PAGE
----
The first pic is my favorite as well, except for that damn jetstream. I mean seriously... 2 hours driving, plus 30 mins to find a good spot, then as soon as I'm ready to start shooting a freakin jetliner flies through my composition. ^&%&*^!!!! :grr:

    Ah well, nothing a little clone stamp can't fix I guess.
     
  7. GregTheRotter

    GregTheRotter New Member

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    I hadn't even noticed it till you mentioned it.
     
  8. Ligoman17

    Ligoman17 New Member

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    Oh... I mean... What jetstream? :worried:
     
  9. NiHiLiST

    NiHiLiST New-born car whore

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    The first one's my favourite too. A ND grad filter might have been a nice way to bring out more contrast in the sky and add more atmosphere, but I think it works well as it is too.
     
  10. GregTheRotter

    GregTheRotter New Member

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    Too late now :p Now you gotta photoshop that muther outta there or else the pretty blue sky (no jetstreams allowed) in pitcha police is coming for you :hip:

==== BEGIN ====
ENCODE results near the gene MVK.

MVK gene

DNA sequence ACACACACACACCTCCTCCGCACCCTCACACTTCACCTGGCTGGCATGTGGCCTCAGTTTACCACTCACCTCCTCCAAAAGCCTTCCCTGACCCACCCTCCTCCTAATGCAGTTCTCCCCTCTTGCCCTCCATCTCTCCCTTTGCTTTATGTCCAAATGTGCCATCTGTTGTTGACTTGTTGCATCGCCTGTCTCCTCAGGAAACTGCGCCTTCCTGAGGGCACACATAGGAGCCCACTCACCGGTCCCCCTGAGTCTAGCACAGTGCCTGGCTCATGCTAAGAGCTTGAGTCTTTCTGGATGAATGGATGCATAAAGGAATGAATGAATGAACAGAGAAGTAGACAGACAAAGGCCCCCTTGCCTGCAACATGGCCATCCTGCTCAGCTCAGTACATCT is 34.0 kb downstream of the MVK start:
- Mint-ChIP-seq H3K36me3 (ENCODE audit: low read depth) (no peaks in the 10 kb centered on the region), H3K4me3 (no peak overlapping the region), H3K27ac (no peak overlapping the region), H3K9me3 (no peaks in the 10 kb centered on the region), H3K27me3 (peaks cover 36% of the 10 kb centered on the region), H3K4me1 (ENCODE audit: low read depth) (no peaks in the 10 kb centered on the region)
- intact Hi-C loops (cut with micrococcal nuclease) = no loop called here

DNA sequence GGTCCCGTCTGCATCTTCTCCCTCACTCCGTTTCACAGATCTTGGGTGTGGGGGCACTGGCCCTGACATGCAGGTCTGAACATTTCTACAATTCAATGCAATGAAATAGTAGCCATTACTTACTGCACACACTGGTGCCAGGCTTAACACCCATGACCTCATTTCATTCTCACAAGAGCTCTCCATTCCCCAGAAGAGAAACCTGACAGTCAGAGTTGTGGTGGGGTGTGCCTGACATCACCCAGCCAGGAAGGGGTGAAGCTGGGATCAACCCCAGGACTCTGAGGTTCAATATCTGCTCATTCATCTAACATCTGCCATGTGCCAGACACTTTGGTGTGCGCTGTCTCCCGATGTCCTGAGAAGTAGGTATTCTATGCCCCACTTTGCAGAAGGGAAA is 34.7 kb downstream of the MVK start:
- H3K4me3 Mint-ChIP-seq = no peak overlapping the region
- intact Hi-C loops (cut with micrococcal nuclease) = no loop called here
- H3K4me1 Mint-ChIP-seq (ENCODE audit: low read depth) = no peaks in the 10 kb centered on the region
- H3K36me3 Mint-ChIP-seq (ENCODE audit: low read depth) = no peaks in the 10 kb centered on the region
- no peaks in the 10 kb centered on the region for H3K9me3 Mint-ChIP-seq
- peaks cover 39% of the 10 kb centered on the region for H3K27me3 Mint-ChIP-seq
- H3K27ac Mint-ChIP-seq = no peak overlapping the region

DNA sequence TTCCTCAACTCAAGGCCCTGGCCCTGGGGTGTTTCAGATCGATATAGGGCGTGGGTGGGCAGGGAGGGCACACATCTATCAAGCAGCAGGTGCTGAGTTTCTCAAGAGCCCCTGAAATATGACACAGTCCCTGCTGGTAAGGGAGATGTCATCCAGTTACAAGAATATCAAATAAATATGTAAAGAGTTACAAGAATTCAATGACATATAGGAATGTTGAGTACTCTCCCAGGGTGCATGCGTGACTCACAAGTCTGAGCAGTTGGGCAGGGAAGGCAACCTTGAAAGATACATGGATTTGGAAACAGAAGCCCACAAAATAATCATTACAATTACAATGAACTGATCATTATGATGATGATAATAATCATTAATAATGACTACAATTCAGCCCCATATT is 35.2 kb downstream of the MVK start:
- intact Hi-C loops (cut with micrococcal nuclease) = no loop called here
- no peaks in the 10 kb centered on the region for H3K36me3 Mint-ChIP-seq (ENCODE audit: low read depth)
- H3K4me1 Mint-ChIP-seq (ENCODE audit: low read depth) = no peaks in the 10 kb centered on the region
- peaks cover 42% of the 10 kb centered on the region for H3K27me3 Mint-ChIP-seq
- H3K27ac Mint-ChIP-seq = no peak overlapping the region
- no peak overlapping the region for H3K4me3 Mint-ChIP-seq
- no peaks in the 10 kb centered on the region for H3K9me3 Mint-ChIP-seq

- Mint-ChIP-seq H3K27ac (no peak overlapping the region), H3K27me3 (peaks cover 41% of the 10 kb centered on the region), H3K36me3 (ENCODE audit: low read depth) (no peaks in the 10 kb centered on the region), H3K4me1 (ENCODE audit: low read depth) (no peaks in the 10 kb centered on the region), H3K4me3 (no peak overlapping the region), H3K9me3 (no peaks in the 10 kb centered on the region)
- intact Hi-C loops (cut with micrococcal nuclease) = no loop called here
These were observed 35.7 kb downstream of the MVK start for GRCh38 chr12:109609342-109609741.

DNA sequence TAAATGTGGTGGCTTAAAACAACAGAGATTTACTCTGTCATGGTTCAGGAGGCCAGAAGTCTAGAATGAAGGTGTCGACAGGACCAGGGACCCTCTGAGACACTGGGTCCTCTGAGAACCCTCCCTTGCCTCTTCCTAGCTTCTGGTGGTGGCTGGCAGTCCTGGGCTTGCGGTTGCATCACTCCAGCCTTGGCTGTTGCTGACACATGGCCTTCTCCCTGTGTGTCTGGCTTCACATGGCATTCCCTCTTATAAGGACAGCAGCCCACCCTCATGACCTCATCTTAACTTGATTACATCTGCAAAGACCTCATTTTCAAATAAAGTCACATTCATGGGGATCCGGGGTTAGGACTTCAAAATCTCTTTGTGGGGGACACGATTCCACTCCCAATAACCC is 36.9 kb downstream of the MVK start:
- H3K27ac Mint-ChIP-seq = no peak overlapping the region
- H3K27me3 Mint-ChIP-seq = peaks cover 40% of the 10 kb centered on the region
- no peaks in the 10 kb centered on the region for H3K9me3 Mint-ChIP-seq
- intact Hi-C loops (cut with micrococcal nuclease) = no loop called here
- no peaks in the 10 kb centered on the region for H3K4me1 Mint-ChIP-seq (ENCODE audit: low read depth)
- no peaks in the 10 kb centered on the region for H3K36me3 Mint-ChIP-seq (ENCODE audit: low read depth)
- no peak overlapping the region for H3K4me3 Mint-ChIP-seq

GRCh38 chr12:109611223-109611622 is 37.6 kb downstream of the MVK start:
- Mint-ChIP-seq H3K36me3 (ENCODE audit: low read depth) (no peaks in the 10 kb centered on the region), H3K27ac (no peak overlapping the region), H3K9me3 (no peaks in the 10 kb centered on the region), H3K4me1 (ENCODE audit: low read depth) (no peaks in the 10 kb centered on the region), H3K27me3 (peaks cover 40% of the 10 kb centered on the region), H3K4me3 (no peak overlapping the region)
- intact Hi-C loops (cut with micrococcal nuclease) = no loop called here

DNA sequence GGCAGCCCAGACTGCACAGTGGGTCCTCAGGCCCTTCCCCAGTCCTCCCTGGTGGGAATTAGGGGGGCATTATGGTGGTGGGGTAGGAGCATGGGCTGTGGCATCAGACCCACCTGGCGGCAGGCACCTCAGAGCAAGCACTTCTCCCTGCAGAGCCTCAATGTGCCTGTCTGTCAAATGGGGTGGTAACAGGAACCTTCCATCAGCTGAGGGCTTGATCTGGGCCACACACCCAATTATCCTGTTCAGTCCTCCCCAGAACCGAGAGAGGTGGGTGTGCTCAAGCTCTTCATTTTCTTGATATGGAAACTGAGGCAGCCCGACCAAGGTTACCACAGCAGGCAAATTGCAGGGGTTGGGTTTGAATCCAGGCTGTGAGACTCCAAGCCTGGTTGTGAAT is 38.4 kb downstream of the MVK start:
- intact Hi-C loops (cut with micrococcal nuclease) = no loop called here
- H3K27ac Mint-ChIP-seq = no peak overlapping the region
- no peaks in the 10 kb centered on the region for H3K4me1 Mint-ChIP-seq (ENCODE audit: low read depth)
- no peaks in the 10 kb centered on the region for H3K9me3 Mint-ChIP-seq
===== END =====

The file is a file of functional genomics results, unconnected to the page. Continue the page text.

11. Ligoman17

    Ligoman17 New Member

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    Lol! I'm on it... :hehe:

    I totally agree. As I'm fairly new to photography however, it's taking me some time to assemble the right equipment. A set of ND grads is TOP on the list right now.
     
  12. Tim S

    Tim S OG

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    I like the first one too - it's a nice composition and I think you've balanced the exposure pretty well. Lighting is good too, as evidenced by the golden glow on the rocks. Personally, I don't think the scene needs an ND grad... at least not a lot of grad - a 0.3 would be plenty just looking at it without seeing the histogram - as the clouds don't look over-exposed to me. You could use the clarity slider in ACR to give the clouds a bit more punch, which you won't get from an ND grad. I think too much grad would actually give the sky an unnatural look.